The State Commission on Property Tax Relief has delivered its final report to Governor Paterson and the State Legislature. They have done an outstanding job and have made their recommendations carefully and thoughtfully. As my Assembly Republicans Conference and I carefully review the Commission’s final report, at first glance I support many of its suggestions, most importantly the need for a real property tax cap. The Commission’s recognition of the significant role that unfunded mandate relief must play in reducing property taxes is also important and should similarly command the Legislature’s attention.
If the Governor is seriously about making the property tax cap a reality for New Yorkers, he needs to include the Commission’s recommendations in the 2009-10 Executive Budget. If he gives us a budget that includes these key changes to New York’s property tax system, he will be sending a clear message of his intentions and his support for a property tax cap.
Over the years, my Republican Conference and I have warned of New York’s growing property tax crisis and the immediate need for a real property tax cap. We have been pushing for the passage of the “New York State Property Taxpayer Protection Act,” legislation that would cap property taxes. The fact that New Yorkers are paying some of the highest property taxes in the nation is unacceptable.
For this to change, Albany must change. This is not a partisan issue; Speaker Silver needs to recognize that New Yorkers need property tax relief now. He’s the only leader in Albany who has opposed the cap; he needs to let the property tax cap issue come to the Assembly floor for a vote. The Senate passed a property tax cap back in August, and the Assembly has failed to do so, this clearly illustrates Albany’s need for change.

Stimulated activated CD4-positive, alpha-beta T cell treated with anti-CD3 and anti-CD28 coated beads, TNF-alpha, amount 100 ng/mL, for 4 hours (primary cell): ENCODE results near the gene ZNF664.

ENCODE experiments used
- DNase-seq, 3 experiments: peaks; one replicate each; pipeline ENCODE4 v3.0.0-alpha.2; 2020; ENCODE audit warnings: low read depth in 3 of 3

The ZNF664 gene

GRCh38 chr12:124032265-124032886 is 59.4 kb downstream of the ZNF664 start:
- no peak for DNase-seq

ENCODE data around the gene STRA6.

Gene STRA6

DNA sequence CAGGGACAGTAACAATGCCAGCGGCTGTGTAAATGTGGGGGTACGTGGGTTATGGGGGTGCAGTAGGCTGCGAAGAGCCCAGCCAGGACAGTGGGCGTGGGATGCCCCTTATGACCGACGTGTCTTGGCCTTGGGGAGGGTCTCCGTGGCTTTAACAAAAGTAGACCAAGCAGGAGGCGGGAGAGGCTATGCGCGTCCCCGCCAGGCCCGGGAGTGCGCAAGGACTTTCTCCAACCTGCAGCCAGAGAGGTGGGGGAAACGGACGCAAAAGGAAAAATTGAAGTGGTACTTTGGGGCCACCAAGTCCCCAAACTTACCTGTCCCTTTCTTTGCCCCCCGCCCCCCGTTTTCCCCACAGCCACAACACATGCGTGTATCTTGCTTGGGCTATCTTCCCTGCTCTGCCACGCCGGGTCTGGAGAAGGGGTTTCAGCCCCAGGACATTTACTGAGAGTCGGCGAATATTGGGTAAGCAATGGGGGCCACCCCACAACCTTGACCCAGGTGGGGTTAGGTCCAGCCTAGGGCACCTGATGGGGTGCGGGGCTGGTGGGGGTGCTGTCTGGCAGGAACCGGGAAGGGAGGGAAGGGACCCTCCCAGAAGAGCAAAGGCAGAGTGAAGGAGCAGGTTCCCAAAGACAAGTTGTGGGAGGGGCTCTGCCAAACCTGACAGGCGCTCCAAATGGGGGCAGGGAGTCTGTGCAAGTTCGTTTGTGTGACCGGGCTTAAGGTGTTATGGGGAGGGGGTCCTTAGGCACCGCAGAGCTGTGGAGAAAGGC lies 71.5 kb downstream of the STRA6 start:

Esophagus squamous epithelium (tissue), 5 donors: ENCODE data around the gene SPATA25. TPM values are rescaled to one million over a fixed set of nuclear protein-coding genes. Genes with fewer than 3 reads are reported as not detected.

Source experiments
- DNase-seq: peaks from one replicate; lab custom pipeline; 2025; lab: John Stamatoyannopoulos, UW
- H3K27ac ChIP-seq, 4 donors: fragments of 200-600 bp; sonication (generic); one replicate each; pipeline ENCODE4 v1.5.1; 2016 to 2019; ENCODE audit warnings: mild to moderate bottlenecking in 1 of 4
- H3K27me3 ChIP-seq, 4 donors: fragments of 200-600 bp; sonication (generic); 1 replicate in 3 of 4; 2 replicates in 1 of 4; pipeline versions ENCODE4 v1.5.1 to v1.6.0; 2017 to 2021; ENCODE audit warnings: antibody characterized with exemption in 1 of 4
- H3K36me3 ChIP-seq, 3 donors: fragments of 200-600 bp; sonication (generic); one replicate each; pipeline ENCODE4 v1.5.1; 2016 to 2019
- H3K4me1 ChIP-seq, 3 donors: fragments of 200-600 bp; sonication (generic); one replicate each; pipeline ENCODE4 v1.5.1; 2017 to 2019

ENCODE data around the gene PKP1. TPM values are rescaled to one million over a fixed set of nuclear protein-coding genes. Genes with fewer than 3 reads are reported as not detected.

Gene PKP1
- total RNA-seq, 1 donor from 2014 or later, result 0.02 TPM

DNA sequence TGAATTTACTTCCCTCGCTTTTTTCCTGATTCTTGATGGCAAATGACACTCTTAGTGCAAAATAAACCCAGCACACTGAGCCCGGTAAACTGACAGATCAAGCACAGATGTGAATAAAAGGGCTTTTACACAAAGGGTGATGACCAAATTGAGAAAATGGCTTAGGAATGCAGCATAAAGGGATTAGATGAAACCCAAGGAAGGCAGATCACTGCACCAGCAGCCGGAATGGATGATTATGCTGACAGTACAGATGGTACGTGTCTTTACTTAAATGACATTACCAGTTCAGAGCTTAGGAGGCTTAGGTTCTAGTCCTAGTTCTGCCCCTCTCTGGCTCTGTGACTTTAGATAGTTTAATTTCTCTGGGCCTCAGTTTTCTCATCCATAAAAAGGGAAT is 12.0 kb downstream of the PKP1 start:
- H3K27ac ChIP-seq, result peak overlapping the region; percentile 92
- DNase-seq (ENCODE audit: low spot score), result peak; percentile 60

It is sad, but not surprising, that the Speaker turned a deaf ear to the pleas for help from New York homeowners being crushed by property taxes. New York is deep in an economic crisis and the Commission’s final report should be the catalyst to push the Speaker to act. Governor Paterson should use his power and appeal to the media and the public to encourage the Speaker to end his opposition to the property tax cap. The Speaker can use our tax cap bill – Assembly Bill A.8775-A – as a starting point.
I again want to commend the Commission on its hard work, bringing their recommendations for property tax relief to Albany. Chairman Tom Suozzi and the Commission have done a great job advancing the cause of property tax relief by proposing the adoption of a property tax cap to solve New York’s tax crisis.